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Found 5 results

  1. Hello all, We are possibly moving interstate from the Central Coast NSW to Melbourne, Vic. Hubby's future (fingers crossed) office is on Collins Street, near Merchant Street so a way from Flinders Street railway station. While we love the idea of living in Mount Eliza for the space, we have three young children (4.5, 2.5 & 1) and two large dogs. We fear the commute might be too much. Hubby at the moment is commuting roughly 2hr each way. He said he doesn't mind just over an hours commute and likes the idea of the tram. He also wants the kids to go a coed school. So, which suburbs (preferably East, Bayside) are within an hour commute be near to private coed schools that have an ELC program ideally? I am also looking for somewhere with a community as being a pom married to an Aussie I haven't found it that easy in Sydney to make new friends. Cheers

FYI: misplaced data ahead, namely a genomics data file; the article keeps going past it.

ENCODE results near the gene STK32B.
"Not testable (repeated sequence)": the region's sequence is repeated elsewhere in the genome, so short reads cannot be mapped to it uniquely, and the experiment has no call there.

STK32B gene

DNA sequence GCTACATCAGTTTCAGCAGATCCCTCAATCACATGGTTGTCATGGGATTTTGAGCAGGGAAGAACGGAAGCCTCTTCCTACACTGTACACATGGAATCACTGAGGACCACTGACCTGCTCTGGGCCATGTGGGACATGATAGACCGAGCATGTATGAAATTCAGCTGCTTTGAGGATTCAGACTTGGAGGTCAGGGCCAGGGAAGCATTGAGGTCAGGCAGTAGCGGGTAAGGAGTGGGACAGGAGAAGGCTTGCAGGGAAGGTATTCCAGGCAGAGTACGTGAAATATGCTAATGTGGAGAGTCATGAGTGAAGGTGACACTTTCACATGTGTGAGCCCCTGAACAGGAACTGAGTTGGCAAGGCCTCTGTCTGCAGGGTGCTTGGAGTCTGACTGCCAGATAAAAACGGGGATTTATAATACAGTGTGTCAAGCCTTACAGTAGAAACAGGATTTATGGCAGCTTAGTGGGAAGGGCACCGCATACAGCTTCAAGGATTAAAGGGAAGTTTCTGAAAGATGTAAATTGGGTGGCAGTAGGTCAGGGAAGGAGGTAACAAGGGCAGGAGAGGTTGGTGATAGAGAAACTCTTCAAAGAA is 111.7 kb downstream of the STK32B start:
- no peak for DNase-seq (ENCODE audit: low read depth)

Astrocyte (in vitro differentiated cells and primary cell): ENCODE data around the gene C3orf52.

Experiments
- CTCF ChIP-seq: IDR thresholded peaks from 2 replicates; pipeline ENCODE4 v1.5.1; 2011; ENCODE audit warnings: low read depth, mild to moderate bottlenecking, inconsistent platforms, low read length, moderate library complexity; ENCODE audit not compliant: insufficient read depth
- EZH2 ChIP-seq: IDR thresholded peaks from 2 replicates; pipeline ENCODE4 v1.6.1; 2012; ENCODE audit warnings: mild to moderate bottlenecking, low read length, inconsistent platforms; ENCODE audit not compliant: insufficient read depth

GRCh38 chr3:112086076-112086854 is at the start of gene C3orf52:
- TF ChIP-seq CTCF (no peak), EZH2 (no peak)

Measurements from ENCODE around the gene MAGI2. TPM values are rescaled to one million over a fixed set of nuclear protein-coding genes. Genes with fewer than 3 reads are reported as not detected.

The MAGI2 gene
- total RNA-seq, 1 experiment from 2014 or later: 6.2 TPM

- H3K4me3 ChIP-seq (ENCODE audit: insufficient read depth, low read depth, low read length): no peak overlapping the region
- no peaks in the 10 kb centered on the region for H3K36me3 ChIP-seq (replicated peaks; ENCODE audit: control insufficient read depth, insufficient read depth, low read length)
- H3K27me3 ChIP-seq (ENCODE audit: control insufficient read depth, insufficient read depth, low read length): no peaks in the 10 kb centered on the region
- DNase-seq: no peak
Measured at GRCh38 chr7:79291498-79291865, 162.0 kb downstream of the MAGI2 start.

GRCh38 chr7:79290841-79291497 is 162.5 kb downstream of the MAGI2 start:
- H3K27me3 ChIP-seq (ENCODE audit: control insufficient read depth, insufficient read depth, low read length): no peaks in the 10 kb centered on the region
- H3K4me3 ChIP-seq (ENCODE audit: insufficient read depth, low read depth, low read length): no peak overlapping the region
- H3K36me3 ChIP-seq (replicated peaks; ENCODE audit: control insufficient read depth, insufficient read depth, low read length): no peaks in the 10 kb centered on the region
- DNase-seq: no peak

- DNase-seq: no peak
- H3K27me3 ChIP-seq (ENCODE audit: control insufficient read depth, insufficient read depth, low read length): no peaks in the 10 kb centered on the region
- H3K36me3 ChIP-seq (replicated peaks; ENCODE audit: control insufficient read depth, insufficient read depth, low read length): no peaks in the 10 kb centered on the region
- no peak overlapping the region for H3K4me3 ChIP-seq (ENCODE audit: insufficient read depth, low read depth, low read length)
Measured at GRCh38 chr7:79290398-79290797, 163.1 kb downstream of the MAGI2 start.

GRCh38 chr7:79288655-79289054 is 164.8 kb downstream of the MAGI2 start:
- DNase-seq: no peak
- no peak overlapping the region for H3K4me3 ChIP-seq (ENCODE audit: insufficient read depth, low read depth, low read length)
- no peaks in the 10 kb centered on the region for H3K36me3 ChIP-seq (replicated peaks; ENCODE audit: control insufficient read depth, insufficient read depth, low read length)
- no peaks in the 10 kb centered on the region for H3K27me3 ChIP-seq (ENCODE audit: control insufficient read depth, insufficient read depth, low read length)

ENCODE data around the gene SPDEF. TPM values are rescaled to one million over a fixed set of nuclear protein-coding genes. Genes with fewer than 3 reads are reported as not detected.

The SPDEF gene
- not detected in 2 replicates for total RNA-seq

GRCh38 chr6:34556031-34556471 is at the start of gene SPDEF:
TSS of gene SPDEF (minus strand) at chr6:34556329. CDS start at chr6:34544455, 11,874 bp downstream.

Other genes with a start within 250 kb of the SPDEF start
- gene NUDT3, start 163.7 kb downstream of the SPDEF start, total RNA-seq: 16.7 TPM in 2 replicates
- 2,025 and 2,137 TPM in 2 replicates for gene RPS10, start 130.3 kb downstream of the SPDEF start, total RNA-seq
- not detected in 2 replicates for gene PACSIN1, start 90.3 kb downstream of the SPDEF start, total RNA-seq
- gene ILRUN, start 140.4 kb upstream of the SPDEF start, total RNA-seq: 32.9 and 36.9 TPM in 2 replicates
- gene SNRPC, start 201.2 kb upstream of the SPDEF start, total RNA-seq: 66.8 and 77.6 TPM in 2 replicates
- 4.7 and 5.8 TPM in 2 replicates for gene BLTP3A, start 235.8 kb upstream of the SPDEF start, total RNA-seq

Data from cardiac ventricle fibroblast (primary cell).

2. cartertucker

    Head's in a spin ~ Help!

    Ok, so we need to go validate our visas in March! So far, I havent booked or sorted a thing! :embarrassed: (I have a new baby, so been a little busy!) I have made a start on researching flights & also campervan hire, but am so confused what to do....:confused: Do I book direct with the companies (as this seems the cheaper option) or is there a benefit to booking through an agent? I have other people telling me it may be cheaper to stay in motels & hire a car, rather than get a camper van? :confused: I dont know if I should book for 2 or 3 weeks, or choose 17days, so its in the middle? :confused: How long is 'long enough'? (bear in mind we are having to get 'dog sitters' in the Uk) We will be booking with Singapore airlines & im cocerned that they have said we may not get the bassinet I will request! I do not want to be crammed up with a 3 month old baby on my lap! :wacko: Does anyone know how I can guarantee these seats?:confused: Sorry, lots of dilemmas!....:confused::confused::confused: & am I missing anything, what else should I be booking/sorting? (you wouldnt believe that im usually pretty good at organising things, would you! :swoon:)
  3. Guest

    Cut back pure Spin